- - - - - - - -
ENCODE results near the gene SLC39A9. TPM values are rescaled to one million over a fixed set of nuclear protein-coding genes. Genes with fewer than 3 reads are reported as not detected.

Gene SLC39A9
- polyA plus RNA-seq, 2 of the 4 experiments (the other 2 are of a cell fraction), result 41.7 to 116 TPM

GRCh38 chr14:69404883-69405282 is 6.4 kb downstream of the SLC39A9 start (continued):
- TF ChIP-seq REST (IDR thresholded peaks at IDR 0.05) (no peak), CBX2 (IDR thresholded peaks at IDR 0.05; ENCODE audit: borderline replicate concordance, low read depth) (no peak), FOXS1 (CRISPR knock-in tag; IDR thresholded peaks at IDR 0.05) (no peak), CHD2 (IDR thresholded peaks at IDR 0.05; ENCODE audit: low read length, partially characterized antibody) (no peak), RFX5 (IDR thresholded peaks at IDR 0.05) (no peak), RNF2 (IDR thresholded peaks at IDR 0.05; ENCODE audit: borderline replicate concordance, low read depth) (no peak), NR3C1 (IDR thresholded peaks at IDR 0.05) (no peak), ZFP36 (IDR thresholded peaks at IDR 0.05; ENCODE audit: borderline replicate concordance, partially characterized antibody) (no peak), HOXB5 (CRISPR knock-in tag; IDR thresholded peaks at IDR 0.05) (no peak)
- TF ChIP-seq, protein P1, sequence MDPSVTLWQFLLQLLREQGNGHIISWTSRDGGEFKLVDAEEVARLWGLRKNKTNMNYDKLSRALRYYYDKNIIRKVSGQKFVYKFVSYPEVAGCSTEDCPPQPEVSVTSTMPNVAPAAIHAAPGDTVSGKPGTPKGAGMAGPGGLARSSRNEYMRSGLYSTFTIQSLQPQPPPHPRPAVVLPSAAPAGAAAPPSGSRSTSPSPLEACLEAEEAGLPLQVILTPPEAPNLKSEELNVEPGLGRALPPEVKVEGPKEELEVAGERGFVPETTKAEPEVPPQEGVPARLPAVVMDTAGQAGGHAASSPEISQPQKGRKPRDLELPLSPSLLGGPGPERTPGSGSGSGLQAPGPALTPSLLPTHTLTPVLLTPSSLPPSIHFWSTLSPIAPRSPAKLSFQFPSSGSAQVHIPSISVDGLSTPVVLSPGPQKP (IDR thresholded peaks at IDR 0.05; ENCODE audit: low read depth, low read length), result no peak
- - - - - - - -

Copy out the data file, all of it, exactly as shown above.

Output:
ENCODE results near the gene SLC39A9. TPM values are rescaled to one million over a fixed set of nuclear protein-coding genes. Genes with fewer than 3 reads are reported as not detected.

Gene SLC39A9
- polyA plus RNA-seq, 2 of the 4 experiments (the other 2 are of a cell fraction), result 41.7 to 116 TPM

GRCh38 chr14:69404883-69405282 is 6.4 kb downstream of the SLC39A9 start (continued):
- TF ChIP-seq REST (IDR thresholded peaks at IDR 0.05) (no peak), CBX2 (IDR thresholded peaks at IDR 0.05; ENCODE audit: borderline replicate concordance, low read depth) (no peak), FOXS1 (CRISPR knock-in tag; IDR thresholded peaks at IDR 0.05) (no peak), CHD2 (IDR thresholded peaks at IDR 0.05; ENCODE audit: low read length, partially characterized antibody) (no peak), RFX5 (IDR thresholded peaks at IDR 0.05) (no peak), RNF2 (IDR thresholded peaks at IDR 0.05; ENCODE audit: borderline replicate concordance, low read depth) (no peak), NR3C1 (IDR thresholded peaks at IDR 0.05) (no peak), ZFP36 (IDR thresholded peaks at IDR 0.05; ENCODE audit: borderline replicate concordance, partially characterized antibody) (no peak), HOXB5 (CRISPR knock-in tag; IDR thresholded peaks at IDR 0.05) (no peak)
- TF ChIP-seq, protein P1, sequence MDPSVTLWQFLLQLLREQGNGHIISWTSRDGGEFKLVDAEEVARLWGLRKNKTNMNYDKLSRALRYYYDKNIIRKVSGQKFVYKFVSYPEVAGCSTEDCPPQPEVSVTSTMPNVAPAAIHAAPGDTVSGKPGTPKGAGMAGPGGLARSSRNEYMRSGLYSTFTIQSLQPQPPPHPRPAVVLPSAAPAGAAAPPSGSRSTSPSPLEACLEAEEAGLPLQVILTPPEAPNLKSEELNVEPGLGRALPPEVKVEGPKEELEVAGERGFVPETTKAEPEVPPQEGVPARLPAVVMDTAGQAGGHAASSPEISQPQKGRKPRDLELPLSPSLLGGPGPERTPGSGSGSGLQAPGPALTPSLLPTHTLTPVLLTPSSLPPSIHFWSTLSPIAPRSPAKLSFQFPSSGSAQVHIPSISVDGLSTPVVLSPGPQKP (IDR thresholded peaks at IDR 0.05; ENCODE audit: low read depth, low read length), result no peak